author = "Misato Terai and Hiroshi Ito and Hirofumi Saito and Shuang Meng and Palacios, {Victor Alberto}",
year = "2016",
month = "4",
day = "2",
doi = "10.1080/20445911.2015.1127250",
language = "English",
volume = "28",
pages = "319--328",
journal = "Journal of Cognitive Psychology",
issn = "2044-5911",
publisher = "Psychology Press Ltd",
number = "3",

}

TY - JOUR

T1 - Cognitive empathy modulates the visual perception of human-like body postures without imitation

AU - Terai, Misato

AU - Ito, Hiroshi

AU - Saito, Hirofumi

AU - Meng, Shuang

AU - Palacios, Victor Alberto

PY - 2016/4/2

Y1 - 2016/4/2

N2 - To examine the mechanism of visual perception of human-like body postures, we conducted a posture recognition task, a questionnaire survey, and the Interpersonal Reactivity Index (IRI). The majority of participants perceived the pseudo-posture as a human posture in the early stage (78%), but only approximately half of them reported the imagination of bodily movement (66%). These results suggest that the majority of observers perceive pseudo-postures as human postures in the early stage of perception, but this human posture perception does not necessarily lead to the visualisation of bodily movement. In a group of who received the pseudo posture as a human-posture regardless of the perception stages, the participants who imagined bodily movement (64%) showed significantly higher scores than those who did not on the Fantasy subscale of the IRI. Highly empathic participants are more likely to detect a kinematic relation between the pseudo-postures.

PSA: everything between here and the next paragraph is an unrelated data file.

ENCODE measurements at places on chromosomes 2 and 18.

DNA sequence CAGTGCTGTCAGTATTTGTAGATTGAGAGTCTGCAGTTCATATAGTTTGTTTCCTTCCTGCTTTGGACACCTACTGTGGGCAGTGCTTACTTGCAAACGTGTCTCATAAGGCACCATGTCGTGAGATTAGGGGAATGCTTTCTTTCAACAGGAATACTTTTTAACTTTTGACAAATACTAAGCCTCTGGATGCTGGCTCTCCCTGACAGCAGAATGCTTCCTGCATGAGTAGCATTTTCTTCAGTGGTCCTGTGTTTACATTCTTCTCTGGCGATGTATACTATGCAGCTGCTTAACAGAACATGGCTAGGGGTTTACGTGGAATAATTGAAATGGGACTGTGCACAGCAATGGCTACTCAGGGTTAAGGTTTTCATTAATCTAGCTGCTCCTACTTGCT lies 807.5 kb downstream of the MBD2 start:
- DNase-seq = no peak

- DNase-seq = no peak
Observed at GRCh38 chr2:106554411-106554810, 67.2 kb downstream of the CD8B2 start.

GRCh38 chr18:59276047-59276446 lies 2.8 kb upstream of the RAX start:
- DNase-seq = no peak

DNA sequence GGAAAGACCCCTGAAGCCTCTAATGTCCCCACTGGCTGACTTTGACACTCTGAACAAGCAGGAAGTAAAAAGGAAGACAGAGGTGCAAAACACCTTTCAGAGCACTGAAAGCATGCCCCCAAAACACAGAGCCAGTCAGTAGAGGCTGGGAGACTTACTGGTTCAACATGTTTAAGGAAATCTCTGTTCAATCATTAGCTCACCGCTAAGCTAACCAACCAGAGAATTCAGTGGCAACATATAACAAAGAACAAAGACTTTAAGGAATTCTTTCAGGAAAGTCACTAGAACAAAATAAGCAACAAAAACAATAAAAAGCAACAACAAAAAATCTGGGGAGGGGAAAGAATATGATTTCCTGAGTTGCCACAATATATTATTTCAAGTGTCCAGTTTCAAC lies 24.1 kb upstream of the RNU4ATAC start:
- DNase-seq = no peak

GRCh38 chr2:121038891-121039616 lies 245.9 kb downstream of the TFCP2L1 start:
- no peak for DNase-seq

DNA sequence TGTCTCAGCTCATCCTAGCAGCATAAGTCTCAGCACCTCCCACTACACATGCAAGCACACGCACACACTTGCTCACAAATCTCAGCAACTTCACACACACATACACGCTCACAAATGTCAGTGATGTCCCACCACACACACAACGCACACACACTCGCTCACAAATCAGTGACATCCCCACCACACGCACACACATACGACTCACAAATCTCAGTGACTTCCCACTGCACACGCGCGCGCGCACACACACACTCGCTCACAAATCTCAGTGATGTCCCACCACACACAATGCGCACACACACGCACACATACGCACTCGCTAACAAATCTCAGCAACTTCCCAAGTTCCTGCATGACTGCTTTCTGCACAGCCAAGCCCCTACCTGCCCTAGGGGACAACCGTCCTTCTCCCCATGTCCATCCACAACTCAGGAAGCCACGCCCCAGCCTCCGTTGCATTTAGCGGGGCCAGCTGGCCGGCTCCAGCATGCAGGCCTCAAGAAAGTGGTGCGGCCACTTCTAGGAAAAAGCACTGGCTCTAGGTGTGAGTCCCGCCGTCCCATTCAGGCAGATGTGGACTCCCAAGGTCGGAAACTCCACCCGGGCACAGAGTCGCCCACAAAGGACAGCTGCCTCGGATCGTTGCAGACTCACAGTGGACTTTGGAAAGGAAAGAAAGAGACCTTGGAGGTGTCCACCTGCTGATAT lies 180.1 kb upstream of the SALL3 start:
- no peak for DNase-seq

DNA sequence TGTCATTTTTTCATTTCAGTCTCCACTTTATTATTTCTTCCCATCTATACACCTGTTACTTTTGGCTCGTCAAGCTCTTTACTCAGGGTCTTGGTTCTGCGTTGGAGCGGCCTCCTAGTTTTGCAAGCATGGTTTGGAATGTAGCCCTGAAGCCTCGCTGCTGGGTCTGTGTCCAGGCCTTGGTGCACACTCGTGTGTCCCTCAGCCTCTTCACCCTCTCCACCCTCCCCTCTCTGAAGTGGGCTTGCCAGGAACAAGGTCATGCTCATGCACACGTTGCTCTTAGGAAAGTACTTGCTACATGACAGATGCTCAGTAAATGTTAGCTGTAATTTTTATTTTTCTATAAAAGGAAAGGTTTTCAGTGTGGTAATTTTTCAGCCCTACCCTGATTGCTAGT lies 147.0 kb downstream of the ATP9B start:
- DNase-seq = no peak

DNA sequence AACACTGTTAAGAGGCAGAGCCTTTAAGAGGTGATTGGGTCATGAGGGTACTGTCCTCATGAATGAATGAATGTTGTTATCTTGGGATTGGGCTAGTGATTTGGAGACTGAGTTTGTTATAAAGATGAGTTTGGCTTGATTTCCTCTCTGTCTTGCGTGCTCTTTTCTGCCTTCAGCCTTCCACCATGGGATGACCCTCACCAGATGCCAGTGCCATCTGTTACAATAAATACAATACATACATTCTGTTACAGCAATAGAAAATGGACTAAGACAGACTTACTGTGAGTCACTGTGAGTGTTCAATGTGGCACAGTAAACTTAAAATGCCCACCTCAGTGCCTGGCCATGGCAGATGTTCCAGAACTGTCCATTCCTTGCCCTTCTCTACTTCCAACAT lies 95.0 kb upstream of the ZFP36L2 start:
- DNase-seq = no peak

AB - To examine the mechanism of visual perception of human-like body postures, we conducted a posture recognition task, a questionnaire survey, and the Interpersonal Reactivity Index (IRI). The majority of participants perceived the pseudo-posture as a human posture in the early stage (78%), but only approximately half of them reported the imagination of bodily movement (66%). These results suggest that the majority of observers perceive pseudo-postures as human postures in the early stage of perception, but this human posture perception does not necessarily lead to the visualisation of bodily movement. In a group of who received the pseudo posture as a human-posture regardless of the perception stages, the participants who imagined bodily movement (64%) showed significantly higher scores than those who did not on the Fantasy subscale of the IRI. Highly empathic participants are more likely to detect a kinematic relation between the pseudo-postures.

UR - http://www.scopus.com/inward/record.url?scp=84952663220&partnerID=8YFLogxK

UR - http://www.scopus.com/inward/citedby.url?scp=84952663220&partnerID=8YFLogxK

U2 - 10.1080/20445911.2015.1127250

DO - 10.1080/20445911.2015.1127250

M3 - Article

VL - 28

SP - 319

EP - 328

JO - Journal of Cognitive Psychology

JF - Journal of Cognitive Psychology

SN - 2044-5911

IS - 3

ER -